PDK1 activates AKT suggesting that PDK1 inhibition might suppress tumor development. However, while PDK1 has been investigated intensively as an oncology target, selective inhibitors suitable for in vivo studies have remained elusive. In this study we present the results of in vivo PDK1 inhibition through a universally applicable RNAi approach for functional drug target validation in oncogenic pathway contexts. This approach, which relies on doxycycline-inducible shRNA expression from the Rosa26 locus, is ideal for functional studies of genes like PDK1 where constitutive mouse models lead to strong developmental phenotypes or embryonic lethality. We achieved more than 90% PDK1 knockdown in vivo, a level sufficient to impact physiological functions resulting in hyperinsulinemia and hyperglycemia. This phenotype was reversible on PDK1 reexpression. Unexpectedly, long-term PDK1 knockdown revealed a lack of potent antitumor efficacy in 3 different mouse models of PTEN-deficient cancer. Thus, despite efficient PDK1 knockdown, inhibition of the PI3K pathway was marginal suggesting that PDK1 was not a rate limiting factor. Ex vivo analysis of pharmacological inhibitors revealed that AKT and mTOR inhibitors undergoing clinical development are more effective than PDK1 inhibitors at blocking activated PI3K pathway signaling. Taken together our findings weaken the widely held expectation that PDK1 represents an appealing oncology target. Cancer Res; 71(8); 3052–65. ©2011 AACR.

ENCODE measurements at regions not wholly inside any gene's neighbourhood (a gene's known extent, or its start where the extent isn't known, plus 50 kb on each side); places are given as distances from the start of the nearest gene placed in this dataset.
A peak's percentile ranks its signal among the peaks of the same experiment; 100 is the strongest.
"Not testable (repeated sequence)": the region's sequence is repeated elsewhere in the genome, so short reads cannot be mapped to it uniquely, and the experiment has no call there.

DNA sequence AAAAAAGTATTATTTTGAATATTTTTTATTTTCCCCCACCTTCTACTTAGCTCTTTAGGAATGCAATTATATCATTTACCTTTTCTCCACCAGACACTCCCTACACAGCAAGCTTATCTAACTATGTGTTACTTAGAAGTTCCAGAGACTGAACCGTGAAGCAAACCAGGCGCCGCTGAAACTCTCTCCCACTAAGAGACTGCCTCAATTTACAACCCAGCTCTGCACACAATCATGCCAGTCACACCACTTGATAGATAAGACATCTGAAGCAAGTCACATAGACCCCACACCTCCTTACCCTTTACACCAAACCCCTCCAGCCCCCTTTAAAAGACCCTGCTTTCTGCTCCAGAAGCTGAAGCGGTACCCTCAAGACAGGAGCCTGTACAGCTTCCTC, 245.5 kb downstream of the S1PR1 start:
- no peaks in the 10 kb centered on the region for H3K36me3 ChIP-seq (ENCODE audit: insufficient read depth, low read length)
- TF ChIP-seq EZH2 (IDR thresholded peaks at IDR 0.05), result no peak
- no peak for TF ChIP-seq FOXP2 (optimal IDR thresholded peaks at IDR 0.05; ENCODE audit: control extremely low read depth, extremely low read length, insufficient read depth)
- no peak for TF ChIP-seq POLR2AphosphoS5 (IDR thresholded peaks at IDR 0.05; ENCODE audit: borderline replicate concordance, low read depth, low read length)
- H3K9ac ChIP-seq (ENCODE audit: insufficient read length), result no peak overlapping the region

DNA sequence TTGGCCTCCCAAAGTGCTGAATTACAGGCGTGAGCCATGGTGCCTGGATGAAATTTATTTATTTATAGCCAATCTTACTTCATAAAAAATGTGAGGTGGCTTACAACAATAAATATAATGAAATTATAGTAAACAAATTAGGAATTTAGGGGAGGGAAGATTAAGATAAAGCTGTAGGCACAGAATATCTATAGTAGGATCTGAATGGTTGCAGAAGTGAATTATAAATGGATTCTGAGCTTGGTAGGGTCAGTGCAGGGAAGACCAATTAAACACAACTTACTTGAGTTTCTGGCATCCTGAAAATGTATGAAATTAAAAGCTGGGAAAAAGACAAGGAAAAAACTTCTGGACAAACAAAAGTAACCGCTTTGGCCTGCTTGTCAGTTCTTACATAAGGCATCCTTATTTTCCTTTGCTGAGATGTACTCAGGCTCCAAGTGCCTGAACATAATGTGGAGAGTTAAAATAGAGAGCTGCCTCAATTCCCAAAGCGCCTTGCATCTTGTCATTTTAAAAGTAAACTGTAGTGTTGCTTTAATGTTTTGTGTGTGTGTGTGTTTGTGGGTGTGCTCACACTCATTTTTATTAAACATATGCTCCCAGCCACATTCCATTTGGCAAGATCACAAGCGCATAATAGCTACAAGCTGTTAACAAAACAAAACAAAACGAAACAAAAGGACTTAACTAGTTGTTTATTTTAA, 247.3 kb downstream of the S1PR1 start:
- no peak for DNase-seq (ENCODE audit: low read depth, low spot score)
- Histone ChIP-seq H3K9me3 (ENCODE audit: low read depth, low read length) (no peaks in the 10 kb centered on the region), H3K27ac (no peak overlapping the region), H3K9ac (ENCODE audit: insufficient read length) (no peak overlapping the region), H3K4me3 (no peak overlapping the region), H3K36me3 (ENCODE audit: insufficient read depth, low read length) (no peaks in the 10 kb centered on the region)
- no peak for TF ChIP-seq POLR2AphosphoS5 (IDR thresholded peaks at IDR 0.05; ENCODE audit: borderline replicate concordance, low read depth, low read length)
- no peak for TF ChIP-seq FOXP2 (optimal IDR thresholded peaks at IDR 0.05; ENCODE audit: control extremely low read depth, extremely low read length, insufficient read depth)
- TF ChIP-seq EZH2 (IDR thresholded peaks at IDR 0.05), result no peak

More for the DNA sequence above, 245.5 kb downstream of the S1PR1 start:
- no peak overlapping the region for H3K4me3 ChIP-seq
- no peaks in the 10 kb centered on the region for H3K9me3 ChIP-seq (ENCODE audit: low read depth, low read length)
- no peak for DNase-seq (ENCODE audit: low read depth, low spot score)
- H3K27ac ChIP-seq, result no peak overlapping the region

Abnormal regulation of the PI3K/AKT signaling pathway is one of the most frequent epidemiological observations in human malignancy. Loss of the tumor suppressor PTEN (1, 2), mutations in receptor tyrosine kinases, as well as activating PI3K mutations all result in elevated levels of PIP3 that activates the AKT-survival pathway (3). PIP3 causes PDK1 and AKT to colocalize at the plasma membrane via their pleckstrin homology domains (4, 5). Here, PDK1 phosphorylates the kinase T-loop residue AKTT308, an event that is absent in PDK1 knockout embryonic stem cells (6) and tissue-specific PDK1 ablation mouse models (7–9). Full activation of AKT also requires phosphorylation of AKTS473 by mTORC2 (10). The role of PDK1 in phosphorylating the T-loop of numerous AGC kinases makes it an attractive target for anticancer therapy (11). Several proteins phosphorylated by PDK1, including AKT, S6K, RSK, and certain PKC isoforms, are themselves kinase drug targets (12–15).
Several strategies have been used to evaluate the therapeutic potential of inhibiting PDK1 function in cancer. These include in vitro and in vivo pharmacological and genetic approaches. Kinase selectivity represents a key challenge when using pharmacological inhibitors to study the involvement of a particular kinase in a cellular process (16, 17). For example, the indolinone-based PDK1 inhibitor BX-795 and its analogues inhibit cell cycle progression, induce apoptosis, and show efficacy in a xenograft model (18). However, BX-795 causes G2/M cell cycle arrest in both PDK1 wild-type (WT) and PDK1 knockout cells suggesting that the effects on cell cycle are unrelated to PDK1 inhibition (19). At present, analysis of small-molecule PDK1 inhibitors, covering a dozen structural classes (11), has not pinpointed any selective compound suitable for in vivo efficacy studies.